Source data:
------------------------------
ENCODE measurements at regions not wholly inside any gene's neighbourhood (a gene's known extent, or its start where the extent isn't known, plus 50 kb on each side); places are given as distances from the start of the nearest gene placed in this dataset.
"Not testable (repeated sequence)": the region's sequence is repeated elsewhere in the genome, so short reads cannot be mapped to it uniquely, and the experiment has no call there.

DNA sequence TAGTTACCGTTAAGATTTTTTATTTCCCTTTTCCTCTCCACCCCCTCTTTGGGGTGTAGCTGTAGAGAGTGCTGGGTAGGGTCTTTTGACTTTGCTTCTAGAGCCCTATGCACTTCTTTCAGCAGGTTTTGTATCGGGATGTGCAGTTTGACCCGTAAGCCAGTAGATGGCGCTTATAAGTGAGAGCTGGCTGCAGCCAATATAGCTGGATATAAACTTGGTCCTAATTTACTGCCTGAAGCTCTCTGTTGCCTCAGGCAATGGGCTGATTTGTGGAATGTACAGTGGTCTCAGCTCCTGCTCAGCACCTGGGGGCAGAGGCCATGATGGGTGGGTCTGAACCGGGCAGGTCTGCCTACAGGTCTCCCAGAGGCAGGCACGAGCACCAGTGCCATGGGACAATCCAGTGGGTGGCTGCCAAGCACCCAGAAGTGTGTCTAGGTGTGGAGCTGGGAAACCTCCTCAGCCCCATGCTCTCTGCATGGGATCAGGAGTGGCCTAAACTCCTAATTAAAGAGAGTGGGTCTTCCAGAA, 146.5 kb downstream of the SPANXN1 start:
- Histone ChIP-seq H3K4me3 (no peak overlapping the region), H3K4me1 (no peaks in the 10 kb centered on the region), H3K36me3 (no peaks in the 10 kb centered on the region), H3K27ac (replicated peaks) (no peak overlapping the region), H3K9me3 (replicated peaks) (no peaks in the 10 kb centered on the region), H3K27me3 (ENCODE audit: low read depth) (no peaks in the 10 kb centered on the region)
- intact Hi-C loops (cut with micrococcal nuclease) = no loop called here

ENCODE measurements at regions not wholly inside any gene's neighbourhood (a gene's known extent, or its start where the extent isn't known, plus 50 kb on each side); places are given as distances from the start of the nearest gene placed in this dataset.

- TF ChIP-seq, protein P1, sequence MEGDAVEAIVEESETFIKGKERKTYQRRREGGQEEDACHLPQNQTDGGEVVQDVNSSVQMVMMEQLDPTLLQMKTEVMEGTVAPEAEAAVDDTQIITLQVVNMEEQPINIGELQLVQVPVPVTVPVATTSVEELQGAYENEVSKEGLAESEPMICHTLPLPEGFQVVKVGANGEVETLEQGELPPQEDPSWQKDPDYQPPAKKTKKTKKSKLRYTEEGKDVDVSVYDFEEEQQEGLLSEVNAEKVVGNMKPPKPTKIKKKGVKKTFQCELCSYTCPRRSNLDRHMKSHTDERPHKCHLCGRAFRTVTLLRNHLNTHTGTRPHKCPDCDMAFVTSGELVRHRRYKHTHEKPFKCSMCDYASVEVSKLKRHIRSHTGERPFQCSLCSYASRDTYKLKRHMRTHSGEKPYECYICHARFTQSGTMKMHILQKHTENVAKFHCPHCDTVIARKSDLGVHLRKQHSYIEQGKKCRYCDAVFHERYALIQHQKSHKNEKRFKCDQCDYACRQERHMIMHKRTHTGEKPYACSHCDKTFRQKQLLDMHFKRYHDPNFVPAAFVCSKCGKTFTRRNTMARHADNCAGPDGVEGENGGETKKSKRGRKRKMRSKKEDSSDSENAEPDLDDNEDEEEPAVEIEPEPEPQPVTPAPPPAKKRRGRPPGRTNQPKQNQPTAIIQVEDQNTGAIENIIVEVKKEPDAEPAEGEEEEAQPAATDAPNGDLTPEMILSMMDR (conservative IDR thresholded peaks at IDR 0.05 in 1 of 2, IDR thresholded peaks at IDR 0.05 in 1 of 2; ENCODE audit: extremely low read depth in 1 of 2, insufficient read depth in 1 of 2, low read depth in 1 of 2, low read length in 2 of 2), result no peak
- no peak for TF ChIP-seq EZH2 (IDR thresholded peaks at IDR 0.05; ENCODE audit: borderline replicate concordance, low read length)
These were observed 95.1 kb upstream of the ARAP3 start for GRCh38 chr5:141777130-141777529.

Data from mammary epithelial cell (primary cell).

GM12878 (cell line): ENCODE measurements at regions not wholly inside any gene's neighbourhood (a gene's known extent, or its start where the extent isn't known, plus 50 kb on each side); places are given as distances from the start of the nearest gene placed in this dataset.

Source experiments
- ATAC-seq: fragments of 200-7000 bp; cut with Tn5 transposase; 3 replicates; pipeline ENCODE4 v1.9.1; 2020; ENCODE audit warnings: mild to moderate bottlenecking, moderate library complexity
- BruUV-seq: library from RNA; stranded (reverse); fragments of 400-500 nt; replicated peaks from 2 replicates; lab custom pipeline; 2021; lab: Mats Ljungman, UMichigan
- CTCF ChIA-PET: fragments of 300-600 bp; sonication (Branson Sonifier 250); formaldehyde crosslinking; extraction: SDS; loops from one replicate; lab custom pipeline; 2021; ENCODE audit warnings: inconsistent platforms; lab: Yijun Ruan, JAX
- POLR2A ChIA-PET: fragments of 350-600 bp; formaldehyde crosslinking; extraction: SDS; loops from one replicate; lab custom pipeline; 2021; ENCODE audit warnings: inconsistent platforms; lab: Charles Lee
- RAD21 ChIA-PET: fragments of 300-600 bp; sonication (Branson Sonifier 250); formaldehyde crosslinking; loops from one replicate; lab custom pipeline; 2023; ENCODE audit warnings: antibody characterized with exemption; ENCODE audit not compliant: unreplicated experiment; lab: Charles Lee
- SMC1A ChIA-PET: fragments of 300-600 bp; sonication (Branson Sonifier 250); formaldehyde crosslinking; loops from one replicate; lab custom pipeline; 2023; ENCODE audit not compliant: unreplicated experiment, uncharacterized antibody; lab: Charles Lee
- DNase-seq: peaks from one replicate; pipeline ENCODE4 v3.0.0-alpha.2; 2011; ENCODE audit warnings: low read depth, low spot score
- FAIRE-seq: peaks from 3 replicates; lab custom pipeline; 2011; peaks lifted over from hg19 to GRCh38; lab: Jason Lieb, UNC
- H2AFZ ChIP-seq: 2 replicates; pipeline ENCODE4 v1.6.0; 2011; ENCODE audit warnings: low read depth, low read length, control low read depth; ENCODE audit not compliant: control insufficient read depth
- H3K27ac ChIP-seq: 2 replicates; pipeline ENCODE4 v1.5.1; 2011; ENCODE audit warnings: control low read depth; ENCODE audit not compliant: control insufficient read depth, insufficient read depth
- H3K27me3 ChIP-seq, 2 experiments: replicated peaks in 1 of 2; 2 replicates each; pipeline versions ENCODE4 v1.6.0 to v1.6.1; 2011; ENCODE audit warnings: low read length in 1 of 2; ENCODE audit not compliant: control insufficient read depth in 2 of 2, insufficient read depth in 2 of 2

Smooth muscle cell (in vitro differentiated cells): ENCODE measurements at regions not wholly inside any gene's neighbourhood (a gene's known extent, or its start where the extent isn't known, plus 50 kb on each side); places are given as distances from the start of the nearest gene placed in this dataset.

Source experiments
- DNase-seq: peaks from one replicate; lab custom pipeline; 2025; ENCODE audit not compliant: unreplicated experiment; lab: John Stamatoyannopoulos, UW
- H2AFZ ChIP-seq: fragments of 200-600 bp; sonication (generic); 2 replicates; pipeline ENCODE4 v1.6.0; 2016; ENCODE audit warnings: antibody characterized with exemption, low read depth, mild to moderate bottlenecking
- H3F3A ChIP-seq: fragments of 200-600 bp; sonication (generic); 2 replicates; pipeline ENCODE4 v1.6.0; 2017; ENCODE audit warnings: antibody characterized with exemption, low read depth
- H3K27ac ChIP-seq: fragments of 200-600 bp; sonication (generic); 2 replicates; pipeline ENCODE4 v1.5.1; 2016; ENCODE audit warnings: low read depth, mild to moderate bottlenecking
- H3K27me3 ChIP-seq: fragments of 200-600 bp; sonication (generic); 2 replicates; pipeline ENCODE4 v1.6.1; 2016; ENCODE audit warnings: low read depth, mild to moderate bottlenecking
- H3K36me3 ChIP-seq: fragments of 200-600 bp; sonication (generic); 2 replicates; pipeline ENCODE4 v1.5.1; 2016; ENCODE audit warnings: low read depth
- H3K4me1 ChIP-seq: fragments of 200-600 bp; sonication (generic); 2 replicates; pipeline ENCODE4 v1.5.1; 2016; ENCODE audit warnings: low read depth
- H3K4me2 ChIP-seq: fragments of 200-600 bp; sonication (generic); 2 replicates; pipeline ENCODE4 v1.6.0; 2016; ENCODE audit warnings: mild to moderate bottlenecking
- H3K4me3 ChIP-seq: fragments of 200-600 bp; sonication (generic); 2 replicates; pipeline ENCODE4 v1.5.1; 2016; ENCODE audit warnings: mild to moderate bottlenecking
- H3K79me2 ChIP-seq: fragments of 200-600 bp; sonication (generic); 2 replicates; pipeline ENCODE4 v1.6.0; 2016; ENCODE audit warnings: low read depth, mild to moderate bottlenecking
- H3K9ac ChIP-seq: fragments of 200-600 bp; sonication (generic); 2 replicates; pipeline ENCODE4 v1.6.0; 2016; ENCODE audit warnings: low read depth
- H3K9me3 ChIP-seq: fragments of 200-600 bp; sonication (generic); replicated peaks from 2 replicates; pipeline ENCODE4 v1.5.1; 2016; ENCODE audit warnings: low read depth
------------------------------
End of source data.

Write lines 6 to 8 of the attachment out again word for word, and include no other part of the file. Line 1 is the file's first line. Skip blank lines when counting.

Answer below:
ENCODE measurements at regions not wholly inside any gene's neighbourhood (a gene's known extent, or its start where the extent isn't known, plus 50 kb on each side); places are given as distances from the start of the nearest gene placed in this dataset.

- TF ChIP-seq, protein P1, sequence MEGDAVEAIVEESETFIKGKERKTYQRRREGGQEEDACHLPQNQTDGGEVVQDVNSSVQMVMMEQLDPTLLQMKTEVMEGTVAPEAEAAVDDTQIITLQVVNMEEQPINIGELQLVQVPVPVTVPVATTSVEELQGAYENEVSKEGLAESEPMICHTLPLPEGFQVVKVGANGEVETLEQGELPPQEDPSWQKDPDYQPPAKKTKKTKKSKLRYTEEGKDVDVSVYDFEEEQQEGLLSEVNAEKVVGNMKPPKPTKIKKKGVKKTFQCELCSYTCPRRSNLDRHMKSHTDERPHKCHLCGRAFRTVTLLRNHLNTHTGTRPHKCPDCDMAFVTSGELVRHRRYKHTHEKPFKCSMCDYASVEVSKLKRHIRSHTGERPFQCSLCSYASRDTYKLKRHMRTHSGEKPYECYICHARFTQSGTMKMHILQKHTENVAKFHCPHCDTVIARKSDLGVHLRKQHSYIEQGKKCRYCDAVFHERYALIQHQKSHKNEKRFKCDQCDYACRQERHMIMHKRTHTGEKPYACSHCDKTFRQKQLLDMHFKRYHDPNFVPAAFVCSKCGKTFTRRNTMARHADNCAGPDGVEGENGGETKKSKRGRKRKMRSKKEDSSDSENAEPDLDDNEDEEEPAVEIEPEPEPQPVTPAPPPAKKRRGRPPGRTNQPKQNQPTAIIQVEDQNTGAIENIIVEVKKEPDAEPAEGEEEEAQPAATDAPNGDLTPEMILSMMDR (conservative IDR thresholded peaks at IDR 0.05 in 1 of 2, IDR thresholded peaks at IDR 0.05 in 1 of 2; ENCODE audit: extremely low read depth in 1 of 2, insufficient read depth in 1 of 2, low read depth in 1 of 2, low read length in 2 of 2), result no peak
- no peak for TF ChIP-seq EZH2 (IDR thresholded peaks at IDR 0.05; ENCODE audit: borderline replicate concordance, low read length)